Mark Diesendorf et al. Recent papers argue that the energy return on energy invested (EROI) for renewable electricity technologies and systems may be so low that the transition from fossil fuelled to renewable electricity may displace investment in other important economic sectors. For the case of large-scale electricity supply, we draw upon insights from Net Energy Analysis and renewable energy engineering to examine critically some assumptions, data and arguments in these papers, focussing on regions in which wind and solar can provide the majority of electricity. We show that the above claim is based on outdated data on EROIs, on failing to consider the energy efficiency advantages of transitioning away from fuel combustion and on overestimates of storage requirements. EROIs of wind and solar photovoltaics, which can provide the vast majority of electricity and indeed of all energy in the future, are generally high (≥ 10) and increasing. The impact of storage on EROI depends on the quantities and types of storage adopted and their operational strategies. In the regions considered in this paper, the quantity of storage required to maintain generation reliability is relatively small.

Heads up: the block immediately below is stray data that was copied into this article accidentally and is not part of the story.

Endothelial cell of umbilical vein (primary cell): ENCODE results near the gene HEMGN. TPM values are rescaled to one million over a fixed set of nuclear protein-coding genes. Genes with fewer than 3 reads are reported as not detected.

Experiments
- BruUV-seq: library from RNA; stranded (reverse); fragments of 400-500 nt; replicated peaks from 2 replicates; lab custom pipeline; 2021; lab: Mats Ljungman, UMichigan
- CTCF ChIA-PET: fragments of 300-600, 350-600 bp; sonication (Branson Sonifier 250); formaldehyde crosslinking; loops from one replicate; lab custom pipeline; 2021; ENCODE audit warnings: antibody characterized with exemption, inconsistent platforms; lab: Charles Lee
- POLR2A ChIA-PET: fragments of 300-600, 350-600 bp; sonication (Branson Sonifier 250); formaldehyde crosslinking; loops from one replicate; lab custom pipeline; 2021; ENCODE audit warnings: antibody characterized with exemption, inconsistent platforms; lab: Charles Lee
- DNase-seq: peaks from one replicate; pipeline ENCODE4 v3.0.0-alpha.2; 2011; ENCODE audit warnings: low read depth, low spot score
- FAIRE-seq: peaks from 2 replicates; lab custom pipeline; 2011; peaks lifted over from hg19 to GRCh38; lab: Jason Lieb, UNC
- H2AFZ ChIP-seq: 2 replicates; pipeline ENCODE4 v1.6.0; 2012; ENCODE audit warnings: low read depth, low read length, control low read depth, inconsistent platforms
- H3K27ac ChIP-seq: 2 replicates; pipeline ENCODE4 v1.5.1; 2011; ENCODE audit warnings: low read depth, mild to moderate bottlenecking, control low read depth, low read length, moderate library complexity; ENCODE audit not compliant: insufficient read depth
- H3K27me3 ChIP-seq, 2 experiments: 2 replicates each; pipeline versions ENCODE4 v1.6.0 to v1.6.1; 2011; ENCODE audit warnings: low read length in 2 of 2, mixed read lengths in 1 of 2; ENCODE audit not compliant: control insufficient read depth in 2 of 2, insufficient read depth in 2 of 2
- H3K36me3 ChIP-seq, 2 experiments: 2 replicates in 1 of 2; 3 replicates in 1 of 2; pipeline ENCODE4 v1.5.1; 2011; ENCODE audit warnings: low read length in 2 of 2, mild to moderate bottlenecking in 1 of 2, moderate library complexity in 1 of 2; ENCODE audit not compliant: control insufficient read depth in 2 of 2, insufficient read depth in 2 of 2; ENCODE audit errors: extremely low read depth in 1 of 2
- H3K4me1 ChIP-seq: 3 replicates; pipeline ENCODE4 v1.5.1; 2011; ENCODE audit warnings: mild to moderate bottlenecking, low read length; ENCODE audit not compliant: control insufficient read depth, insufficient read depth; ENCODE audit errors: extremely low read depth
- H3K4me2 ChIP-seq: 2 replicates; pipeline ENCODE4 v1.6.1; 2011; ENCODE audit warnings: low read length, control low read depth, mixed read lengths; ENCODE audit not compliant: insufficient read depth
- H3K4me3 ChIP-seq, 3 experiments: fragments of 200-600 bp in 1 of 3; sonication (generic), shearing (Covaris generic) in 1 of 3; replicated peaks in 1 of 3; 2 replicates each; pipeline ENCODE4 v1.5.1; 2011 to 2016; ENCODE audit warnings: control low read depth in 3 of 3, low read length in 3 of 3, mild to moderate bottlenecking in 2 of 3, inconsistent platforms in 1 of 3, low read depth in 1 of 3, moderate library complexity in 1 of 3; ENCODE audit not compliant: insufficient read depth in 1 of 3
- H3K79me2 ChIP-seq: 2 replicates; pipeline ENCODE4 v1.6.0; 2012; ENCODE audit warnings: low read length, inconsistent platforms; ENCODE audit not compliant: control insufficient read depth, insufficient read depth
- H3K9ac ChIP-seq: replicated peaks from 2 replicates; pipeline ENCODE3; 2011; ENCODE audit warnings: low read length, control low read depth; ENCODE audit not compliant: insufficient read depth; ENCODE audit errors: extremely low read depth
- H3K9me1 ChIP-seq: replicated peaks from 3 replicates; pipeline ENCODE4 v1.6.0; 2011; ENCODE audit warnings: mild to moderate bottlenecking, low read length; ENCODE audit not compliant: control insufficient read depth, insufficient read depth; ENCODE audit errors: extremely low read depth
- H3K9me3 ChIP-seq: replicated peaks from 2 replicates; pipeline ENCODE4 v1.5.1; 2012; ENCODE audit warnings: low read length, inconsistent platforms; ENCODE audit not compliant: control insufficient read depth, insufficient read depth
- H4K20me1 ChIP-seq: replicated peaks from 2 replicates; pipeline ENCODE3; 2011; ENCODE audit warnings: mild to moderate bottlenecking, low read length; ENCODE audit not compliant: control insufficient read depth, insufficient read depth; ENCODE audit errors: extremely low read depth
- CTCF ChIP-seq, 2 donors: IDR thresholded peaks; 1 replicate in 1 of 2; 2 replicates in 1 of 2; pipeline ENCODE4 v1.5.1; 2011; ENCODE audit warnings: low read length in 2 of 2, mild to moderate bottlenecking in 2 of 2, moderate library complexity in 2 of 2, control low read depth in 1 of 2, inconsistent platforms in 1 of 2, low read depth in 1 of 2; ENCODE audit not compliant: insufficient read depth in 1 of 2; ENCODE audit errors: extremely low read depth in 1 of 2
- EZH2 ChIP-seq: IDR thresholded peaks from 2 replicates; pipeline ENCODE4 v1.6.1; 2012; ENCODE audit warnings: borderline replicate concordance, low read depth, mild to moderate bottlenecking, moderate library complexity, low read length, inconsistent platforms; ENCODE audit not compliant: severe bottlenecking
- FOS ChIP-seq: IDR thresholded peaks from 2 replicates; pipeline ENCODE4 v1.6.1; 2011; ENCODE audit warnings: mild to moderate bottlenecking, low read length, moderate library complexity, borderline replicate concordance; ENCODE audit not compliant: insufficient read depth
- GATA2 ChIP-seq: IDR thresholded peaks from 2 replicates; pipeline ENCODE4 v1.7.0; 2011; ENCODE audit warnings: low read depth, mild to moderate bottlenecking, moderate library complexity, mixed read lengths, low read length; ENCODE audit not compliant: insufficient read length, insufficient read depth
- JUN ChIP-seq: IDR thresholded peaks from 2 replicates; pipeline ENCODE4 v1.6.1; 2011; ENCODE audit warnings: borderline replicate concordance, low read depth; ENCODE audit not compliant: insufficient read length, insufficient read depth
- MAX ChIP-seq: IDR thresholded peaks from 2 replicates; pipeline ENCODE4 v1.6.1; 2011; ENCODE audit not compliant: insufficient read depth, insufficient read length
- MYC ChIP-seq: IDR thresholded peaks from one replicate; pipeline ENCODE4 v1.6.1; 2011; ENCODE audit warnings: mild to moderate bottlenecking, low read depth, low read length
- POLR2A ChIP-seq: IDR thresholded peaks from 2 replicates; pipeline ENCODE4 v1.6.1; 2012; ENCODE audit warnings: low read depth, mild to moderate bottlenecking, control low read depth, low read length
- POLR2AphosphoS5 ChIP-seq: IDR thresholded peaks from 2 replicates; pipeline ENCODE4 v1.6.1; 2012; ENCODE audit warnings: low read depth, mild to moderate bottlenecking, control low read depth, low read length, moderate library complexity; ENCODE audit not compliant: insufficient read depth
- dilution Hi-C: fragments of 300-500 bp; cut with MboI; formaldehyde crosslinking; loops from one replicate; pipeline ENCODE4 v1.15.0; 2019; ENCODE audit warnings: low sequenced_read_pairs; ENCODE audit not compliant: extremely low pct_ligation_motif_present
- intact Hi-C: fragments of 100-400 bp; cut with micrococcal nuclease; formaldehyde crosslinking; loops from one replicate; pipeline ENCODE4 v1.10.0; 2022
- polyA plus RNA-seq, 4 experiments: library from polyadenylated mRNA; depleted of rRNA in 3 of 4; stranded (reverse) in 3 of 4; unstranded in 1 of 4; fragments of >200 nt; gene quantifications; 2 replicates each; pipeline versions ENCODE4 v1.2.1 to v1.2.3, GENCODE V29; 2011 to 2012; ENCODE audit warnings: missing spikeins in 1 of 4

Ecological Economics October (accessed) 20th June 2020 read more »